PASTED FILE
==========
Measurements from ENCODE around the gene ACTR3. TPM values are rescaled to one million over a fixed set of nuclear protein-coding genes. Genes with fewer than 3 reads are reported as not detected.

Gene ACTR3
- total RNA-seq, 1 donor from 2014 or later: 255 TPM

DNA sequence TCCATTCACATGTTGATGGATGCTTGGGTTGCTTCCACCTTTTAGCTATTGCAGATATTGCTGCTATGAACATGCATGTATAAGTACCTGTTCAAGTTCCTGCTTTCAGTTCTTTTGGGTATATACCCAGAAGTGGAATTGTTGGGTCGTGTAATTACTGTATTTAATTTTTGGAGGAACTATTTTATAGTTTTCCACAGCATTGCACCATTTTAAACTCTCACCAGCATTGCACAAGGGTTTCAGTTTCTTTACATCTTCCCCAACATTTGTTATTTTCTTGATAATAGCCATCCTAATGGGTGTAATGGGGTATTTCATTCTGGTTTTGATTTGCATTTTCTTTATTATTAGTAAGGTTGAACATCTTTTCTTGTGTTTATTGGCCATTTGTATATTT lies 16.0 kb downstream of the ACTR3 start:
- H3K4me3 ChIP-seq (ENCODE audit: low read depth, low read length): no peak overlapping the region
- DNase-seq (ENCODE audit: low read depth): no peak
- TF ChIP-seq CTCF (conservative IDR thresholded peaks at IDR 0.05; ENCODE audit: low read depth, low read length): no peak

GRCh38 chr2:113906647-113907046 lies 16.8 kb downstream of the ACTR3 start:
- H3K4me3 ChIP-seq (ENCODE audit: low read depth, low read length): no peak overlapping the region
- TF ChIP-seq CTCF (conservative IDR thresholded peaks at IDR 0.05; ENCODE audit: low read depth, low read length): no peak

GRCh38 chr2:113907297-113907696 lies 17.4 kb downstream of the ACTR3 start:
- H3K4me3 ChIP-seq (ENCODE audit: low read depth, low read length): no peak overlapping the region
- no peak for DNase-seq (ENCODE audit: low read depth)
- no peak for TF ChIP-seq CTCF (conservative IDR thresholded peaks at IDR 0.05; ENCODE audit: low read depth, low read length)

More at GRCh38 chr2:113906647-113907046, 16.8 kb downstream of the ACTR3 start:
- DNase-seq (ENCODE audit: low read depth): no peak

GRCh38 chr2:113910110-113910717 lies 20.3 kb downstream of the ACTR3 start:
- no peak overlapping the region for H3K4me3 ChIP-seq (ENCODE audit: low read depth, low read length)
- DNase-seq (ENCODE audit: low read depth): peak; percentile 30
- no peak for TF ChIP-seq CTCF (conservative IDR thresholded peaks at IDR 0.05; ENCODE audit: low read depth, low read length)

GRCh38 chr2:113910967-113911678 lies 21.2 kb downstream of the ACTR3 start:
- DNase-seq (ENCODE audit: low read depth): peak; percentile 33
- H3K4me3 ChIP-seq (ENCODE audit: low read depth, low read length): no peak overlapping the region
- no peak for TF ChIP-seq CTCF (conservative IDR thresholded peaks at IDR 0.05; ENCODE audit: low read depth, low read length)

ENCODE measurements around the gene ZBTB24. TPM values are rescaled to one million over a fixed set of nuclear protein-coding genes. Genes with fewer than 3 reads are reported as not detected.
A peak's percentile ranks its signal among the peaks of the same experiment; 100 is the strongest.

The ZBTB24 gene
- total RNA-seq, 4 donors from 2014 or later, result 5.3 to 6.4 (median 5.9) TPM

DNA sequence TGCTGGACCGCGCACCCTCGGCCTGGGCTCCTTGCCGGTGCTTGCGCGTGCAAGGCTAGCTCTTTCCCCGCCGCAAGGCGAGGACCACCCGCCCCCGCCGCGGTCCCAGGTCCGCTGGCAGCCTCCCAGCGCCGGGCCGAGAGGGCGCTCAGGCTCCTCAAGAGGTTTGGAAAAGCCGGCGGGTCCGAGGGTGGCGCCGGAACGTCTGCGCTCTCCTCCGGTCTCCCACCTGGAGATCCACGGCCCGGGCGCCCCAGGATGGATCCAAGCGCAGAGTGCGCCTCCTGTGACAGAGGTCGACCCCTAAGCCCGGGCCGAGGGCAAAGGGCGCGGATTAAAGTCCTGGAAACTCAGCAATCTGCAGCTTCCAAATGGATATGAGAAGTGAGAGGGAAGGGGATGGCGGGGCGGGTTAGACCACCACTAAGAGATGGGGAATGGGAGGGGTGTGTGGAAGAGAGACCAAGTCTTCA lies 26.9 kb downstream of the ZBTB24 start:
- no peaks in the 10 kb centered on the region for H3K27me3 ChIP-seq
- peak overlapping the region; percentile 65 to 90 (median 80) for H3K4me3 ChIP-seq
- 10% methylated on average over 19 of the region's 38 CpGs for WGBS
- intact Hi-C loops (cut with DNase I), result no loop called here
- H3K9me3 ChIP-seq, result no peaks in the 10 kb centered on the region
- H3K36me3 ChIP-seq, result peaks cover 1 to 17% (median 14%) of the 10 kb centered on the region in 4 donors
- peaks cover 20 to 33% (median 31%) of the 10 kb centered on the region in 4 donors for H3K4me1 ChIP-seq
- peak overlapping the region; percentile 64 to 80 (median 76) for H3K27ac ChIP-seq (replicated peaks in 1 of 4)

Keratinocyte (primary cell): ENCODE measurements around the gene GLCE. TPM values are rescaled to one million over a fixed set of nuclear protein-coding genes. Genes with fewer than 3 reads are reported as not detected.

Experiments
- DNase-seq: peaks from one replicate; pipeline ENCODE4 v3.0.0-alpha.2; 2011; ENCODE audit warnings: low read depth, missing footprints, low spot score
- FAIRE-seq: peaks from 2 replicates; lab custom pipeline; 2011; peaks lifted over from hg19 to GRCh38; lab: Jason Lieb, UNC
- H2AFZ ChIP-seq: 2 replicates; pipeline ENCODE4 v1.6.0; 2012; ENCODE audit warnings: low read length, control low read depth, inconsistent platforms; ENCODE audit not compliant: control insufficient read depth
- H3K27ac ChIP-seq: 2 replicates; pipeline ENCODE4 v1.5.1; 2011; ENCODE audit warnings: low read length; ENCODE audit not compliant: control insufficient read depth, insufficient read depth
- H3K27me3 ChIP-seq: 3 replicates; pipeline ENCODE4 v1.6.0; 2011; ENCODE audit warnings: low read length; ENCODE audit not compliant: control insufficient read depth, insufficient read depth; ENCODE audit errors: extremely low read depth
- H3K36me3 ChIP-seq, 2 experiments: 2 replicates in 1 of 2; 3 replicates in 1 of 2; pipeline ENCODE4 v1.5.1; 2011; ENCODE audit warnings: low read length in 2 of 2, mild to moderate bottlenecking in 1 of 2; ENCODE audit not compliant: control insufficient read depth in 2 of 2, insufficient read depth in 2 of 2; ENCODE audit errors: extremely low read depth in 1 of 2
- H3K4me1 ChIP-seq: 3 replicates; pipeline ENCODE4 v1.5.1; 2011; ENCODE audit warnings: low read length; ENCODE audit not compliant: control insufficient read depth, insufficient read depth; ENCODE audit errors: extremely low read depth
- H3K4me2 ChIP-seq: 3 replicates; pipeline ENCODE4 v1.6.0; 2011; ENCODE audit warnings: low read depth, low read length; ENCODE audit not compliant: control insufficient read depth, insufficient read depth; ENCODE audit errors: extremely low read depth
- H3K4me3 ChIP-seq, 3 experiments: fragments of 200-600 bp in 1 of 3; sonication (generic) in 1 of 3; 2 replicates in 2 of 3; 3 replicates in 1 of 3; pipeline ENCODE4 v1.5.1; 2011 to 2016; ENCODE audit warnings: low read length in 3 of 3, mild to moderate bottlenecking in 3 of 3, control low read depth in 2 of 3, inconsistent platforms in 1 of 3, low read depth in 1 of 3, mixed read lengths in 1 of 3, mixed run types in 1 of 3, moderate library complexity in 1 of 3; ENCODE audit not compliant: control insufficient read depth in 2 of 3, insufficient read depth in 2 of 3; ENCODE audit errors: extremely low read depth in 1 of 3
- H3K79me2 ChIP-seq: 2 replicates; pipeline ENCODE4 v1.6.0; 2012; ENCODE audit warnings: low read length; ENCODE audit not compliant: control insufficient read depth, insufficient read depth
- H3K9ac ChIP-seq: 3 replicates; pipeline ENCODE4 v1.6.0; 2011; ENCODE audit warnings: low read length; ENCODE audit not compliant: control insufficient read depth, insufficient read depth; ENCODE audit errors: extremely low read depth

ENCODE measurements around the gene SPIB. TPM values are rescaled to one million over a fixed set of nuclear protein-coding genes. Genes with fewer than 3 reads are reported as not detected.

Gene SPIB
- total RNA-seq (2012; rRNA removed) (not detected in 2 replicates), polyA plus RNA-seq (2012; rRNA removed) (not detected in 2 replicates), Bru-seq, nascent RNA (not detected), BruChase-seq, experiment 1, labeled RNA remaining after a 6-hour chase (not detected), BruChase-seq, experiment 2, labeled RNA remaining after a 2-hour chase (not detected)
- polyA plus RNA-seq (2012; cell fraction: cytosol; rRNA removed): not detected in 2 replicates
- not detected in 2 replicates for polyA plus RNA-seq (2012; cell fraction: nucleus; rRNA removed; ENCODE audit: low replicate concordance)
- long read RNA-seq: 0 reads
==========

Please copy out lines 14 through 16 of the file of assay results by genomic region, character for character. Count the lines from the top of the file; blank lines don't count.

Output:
- no peak for TF ChIP-seq CTCF (conservative IDR thresholded peaks at IDR 0.05; ENCODE audit: low read depth, low read length)

More at GRCh38 chr2:113906647-113907046, 16.8 kb downstream of the ACTR3 start:
- DNase-seq (ENCODE audit: low read depth): no peak